Trizivir-Only Arm Closed in PI-Sparing, Naive Therapy Trial

Important Interim Results From a Phase III, Randomized, Double-Blind Comparison of Three Protease-Inhibitor-Sparing Regimens for the Initial Treatment of HIV Infection (AACTG Protocol A5095)

Dear HIV/AIDS Health Care Provider:

The purpose of this letter is to inform you of the interim results from the Adult AIDS Clinical Trials Group (ACTG) study known as A5095. A recent review of the study by the National Institute of Allergy and Infectious Diseases (NIAID) Data and Safety Monitoring Board (DSMB) found that in antiretroviral treatment-naive patients, a combination preparation of three nucleoside analogues, Trizivir®, was inferior to two other efavirenz-containing treatment regimens being evaluated in the study. The data met pre-specified guidelines for stopping this one arm of the study based on virologic failure. There were no concerns about the toxicity of the study drugs.

Antiretroviral-naive patients randomized to receive a combination of abacavir (ABC), lamivudine (3TC), and zidovudine (ZDV) (ABC/3TC/ZDV, Trizivir®) experienced virologic failure earlier and more frequently than patients who were randomized to receive either of the two other treatment regimens being evaluated in the study. The two other treatment regimens are: 1) a combination of 3TC and ZDV (Combivir) plus efavirenz (EFV, Sustiva), and 2) the combination ABC/3TC/ZDV plus EFV. Study drugs were given in a double-blind, placebo-matched manner.

A total of 1,147 antiretroviral-naive patients were followed for changes in their viral load and CD4+ T-cell counts. Virologic failure was defined as having an HIV RNA level in plasma above 200 copies/ml (measured by the Roche Amplicor® HIV-1 test) at least 4 months after starting study treatment.

After an average of 32 weeks on study, a total of 167 study volunteers experienced virologic failure: 21% in the group receiving ABC/3TC/ZDV versus 10% in the other two groups combined. Virologic failure occurred sooner and more often in those receiving ABC/3TC/ZDV alone, regardless of their initial viral load (whether above or below 100,000 copies/mL). Although data on CD4+ T-cell counts were not available at the time of the interim analysis, the DSMB felt that they would not reverse the outcome.

As a result of these data, the DSMB recommended that the ABC/3TC/ZDV treatment arm be stopped. Therefore, the study volunteers receiving ABC/3TC/ZDV have been unblinded as to what treatment they were taking, and they have been asked to remain in the study for continued follow-up. These volunteers have been offered several alternatives to the use of ABC/3TC/ZDV alone. GlaxoSmithKline, one of the pharmaceutical companies involved with this study, is also working with DAIDS and the A5095 study team to provide ABC/3TC/ZDV outside the study for patients who choose this option.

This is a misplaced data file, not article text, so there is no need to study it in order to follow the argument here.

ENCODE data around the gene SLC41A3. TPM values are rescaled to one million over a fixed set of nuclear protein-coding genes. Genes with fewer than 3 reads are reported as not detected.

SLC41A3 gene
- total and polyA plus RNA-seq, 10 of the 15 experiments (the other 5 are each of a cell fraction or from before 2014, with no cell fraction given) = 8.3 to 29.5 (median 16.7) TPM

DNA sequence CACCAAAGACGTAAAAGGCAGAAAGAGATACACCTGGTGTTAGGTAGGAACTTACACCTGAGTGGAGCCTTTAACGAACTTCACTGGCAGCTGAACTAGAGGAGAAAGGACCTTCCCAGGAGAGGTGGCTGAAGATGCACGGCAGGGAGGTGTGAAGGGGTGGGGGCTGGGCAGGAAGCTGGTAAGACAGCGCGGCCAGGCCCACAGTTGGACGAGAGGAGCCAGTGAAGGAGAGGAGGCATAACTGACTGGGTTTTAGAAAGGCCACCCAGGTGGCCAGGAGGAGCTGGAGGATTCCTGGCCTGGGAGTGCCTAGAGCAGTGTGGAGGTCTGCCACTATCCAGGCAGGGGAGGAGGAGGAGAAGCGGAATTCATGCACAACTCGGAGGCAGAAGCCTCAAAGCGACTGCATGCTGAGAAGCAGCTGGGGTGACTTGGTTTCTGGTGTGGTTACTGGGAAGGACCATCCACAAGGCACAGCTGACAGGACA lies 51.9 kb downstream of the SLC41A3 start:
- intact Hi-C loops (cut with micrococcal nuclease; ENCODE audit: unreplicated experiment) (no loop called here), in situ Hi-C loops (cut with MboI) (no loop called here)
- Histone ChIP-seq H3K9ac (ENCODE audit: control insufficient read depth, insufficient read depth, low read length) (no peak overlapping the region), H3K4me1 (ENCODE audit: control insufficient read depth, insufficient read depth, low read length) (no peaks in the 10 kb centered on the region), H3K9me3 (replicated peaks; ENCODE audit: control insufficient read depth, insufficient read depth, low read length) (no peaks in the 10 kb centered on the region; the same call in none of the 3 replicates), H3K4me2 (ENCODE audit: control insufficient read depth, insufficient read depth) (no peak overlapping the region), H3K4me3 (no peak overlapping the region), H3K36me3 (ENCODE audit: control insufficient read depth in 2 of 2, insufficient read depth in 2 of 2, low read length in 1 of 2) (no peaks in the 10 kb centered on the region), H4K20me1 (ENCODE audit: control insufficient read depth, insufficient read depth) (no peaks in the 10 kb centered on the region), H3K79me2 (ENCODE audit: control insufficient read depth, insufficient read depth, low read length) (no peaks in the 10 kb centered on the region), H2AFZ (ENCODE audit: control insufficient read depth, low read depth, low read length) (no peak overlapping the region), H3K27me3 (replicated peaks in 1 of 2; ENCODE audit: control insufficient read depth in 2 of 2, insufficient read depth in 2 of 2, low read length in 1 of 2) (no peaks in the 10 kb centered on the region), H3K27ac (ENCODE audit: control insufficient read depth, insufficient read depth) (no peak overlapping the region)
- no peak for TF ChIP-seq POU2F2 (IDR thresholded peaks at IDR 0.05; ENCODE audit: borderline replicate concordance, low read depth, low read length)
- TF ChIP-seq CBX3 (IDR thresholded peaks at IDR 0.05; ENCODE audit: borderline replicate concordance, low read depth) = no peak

Study volunteers originally given one of the other two drug treatments will continue on the study as planned and will not yet be unblinded. They will, however, be told that they are receiving a combination treatment that contains efavirenz. All study volunteers, will continue to be followed for approximately 2 years after the last subject is enrolled -- until approximately September 2004. This follow-up period will allow a comparison of the 3TC/ZDV + EFV and ABC/3TC/ZDV + EFV groups. It also will allow more information to be collected from all three groups about how to use antiretroviral drugs.

Although we are confident of these findings, they have not been presented at a scientific meeting, peer reviewed, or published. These results will be submitted to the upcoming International AIDS Society meeting in Paris (July 2003), and further analyses (e.g., CD4+ T-cell count and adherence data) will be forthcoming. A manuscript is in preparation.

It is important to consider this interim study finding in the context of published results, particularly those from prior studies that investigated either triple nucleoside regimens or EFV-based regimens. The risk of virologic failure is clearly an important factor in selecting an initial antiretroviral regimen. Other factors such as safety, toxicity, adherence, preservation of future treatment options, access, cost, and other issues also remain important in selecting the optimal first regimen for an individual patient.

Additional information about the study design and interim analysis is available on the National Library of Medicine Web site at, and on NIAID?s Division of AIDS Web site at

Background on the NIAID Adult AIDS Clinical Trials Group Study 5095 (A5095)

Study Design

This study, known as A5095, is being conducted in the Adult AIDS Clinical Trials Group, supported by the National Institute of Allergy and Infectious Diseases (NIAID), to compare the ability of the three protease-inhibitor sparing antiretroviral regimens to suppress and maintain a low level of HIV RNA (<200 copies/mL) in antiretroviral treatment-naive patients.

A5095 is a Phase III, randomized, placebo-matched, multicenter study of three antiretroviral drug combinations as initial treatment of HIV infection.

Study Drug TreatmentsAbbreviationsTrade Names
(1) lamivudine/zidovudine + efavirenz (5 active pills and 2 placebos)3TC/ZDV* + EFVCombivir® + Sustiva®
(2) abacavir/lamivudine/zidovudine (2 active pills and 5 placebos)ABC/3TC/ZDV*Trizivir®
(3) abacavir/lamivudine/zidovudine + efavirenz (5 active pills and 2 placebos)ABC/3TC/ZDV* + EFVTrizivir® + Sustiva®
* Also known as AZT.

To assure double-blinding of all study drugs, each subject took two pills each morning and five pills each evening.

Changing study drugs for treatment-limiting toxicity (in the opinion of the investigator) is allowed during the study (for example, stavudine [d4T, Zerit®] for ZDV, didanosine [ddI, Videx®] for ABC, and/or nevirapine [NVP, Viramune®] for EFV).

The primary objectives of the study are: (1) to compare the ability of the drug combinations to decrease viral load (HIV-1 RNA level) to less than 200 copies per milliliter (c/mL); and (2) to describe the safety and tolerability of the drug combinations.